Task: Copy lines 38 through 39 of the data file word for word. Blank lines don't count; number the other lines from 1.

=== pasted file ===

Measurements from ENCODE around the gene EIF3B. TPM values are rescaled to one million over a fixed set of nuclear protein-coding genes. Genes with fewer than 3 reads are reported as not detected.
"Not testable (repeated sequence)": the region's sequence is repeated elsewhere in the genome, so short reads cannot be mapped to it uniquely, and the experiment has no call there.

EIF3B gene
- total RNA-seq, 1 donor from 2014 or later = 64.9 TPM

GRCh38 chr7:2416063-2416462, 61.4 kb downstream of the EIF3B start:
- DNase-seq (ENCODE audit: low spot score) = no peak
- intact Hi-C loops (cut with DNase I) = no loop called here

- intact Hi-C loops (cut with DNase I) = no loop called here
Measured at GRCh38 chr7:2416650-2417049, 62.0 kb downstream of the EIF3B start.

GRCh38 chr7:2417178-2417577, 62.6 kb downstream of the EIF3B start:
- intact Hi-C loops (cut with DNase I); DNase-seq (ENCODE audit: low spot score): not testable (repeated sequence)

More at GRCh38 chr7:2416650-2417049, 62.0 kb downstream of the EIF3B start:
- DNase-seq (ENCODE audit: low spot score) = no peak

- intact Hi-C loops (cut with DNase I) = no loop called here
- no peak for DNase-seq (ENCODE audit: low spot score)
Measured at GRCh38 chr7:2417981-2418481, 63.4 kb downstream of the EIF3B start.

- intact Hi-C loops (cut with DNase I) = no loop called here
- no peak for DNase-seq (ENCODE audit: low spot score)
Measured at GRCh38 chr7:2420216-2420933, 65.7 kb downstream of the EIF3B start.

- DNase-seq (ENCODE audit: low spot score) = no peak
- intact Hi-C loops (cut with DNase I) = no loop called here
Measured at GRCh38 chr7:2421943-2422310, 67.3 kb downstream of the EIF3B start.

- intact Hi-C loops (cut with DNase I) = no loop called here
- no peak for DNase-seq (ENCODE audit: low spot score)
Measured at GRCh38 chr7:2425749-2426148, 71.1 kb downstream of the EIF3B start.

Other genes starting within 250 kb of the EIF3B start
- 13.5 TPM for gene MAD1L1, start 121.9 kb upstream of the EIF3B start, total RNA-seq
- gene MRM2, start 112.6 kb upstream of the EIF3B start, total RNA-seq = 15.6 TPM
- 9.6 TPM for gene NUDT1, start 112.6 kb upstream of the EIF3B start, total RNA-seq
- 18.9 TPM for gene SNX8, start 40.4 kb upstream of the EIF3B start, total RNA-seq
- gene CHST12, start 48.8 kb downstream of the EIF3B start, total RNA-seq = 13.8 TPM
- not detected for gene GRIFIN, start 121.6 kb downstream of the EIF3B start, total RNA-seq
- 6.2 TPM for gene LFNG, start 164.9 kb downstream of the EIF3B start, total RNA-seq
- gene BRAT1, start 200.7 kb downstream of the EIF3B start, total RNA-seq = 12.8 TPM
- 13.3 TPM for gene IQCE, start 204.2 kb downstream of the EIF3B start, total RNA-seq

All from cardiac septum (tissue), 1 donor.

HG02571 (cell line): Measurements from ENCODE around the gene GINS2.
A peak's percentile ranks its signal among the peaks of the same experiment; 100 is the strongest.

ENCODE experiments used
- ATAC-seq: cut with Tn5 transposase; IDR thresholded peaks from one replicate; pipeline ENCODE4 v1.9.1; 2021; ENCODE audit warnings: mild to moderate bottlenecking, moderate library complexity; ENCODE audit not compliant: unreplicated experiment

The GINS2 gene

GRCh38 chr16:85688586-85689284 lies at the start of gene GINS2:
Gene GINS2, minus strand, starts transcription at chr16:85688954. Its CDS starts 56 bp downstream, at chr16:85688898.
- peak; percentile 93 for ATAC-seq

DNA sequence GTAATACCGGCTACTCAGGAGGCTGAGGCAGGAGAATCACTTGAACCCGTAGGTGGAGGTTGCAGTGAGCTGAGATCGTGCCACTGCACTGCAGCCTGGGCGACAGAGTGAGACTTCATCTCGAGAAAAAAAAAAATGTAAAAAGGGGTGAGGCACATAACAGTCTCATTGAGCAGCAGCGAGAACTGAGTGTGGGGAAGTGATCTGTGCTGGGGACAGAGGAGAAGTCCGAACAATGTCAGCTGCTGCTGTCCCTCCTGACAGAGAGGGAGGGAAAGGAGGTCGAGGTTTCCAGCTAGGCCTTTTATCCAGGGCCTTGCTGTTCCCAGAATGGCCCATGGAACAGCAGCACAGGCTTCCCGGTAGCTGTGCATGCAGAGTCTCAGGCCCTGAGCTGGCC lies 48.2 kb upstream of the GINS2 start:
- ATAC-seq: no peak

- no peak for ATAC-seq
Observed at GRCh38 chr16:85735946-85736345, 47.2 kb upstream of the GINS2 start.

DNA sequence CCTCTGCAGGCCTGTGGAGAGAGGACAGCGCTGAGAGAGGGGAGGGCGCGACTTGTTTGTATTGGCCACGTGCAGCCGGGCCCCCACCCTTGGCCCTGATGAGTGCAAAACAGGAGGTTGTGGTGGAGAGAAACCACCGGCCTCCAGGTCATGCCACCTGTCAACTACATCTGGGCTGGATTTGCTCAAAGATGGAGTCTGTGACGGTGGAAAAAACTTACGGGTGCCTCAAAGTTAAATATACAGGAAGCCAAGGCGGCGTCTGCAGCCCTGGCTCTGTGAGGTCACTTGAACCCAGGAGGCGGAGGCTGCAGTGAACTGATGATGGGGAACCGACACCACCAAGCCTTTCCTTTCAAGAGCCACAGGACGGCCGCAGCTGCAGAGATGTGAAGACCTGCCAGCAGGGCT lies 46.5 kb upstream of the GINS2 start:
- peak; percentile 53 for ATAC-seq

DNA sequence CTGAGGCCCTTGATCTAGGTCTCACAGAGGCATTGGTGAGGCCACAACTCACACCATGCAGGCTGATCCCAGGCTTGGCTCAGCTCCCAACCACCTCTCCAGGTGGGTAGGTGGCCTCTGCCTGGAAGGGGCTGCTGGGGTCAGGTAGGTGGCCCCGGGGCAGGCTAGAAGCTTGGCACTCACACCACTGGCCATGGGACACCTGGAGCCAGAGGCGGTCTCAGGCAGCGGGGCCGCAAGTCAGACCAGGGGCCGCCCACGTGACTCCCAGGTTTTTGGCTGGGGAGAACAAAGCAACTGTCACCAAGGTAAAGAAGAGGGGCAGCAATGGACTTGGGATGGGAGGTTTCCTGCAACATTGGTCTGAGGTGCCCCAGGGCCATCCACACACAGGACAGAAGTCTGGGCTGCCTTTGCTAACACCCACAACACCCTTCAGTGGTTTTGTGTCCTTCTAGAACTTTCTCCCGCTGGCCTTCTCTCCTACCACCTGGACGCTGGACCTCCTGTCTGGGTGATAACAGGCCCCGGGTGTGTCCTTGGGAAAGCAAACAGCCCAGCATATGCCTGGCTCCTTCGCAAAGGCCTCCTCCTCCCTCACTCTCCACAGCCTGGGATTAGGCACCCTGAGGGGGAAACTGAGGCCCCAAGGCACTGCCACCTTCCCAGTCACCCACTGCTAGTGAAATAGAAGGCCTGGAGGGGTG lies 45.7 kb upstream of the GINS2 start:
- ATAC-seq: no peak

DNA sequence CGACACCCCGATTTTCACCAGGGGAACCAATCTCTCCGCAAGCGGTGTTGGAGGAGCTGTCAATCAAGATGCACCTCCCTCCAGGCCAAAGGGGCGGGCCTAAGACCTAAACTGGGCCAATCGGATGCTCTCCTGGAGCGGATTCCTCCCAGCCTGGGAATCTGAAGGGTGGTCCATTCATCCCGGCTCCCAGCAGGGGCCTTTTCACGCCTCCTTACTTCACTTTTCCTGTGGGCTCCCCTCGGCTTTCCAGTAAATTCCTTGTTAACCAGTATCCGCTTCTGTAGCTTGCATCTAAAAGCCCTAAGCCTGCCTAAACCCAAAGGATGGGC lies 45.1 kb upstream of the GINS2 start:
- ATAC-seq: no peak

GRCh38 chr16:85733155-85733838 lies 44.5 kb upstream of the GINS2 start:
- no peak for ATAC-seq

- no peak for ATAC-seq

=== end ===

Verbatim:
A peak's percentile ranks its signal among the peaks of the same experiment; 100 is the strongest.

ENCODE experiments used